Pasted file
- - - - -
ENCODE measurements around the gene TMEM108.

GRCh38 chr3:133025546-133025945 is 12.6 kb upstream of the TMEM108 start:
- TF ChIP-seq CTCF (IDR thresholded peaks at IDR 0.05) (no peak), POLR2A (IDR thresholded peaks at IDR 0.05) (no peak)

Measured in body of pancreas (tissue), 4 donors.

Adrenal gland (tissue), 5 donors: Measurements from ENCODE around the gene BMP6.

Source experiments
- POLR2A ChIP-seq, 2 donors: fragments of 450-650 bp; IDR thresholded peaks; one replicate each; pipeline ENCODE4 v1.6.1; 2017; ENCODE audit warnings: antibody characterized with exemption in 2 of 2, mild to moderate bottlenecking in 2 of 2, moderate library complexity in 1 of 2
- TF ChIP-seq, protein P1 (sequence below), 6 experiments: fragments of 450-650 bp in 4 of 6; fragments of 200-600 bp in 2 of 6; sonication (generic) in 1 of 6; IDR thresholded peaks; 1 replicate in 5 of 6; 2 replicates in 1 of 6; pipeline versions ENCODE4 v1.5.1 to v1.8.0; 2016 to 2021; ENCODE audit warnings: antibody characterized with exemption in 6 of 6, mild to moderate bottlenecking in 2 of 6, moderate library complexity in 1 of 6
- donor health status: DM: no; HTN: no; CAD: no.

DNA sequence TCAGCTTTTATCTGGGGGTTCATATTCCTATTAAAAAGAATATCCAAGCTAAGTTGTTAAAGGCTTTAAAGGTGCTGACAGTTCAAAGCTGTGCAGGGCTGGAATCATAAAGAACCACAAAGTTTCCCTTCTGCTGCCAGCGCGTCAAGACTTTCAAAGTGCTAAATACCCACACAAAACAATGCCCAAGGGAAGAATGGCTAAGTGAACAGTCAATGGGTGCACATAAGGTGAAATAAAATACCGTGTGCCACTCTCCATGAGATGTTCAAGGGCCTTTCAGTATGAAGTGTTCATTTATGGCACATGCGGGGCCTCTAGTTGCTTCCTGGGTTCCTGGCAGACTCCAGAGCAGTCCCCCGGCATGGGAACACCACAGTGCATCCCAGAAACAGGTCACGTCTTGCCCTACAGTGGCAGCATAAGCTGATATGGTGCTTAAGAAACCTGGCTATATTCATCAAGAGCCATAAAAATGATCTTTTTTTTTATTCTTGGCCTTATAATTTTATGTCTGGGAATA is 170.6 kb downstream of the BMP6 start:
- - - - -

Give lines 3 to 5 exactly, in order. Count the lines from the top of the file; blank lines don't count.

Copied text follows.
- TF ChIP-seq CTCF (IDR thresholded peaks at IDR 0.05) (no peak), POLR2A (IDR thresholded peaks at IDR 0.05) (no peak)

Measured in body of pancreas (tissue), 4 donors.

Adrenal gland (tissue), 5 donors: Measurements from ENCODE around the gene BMP6.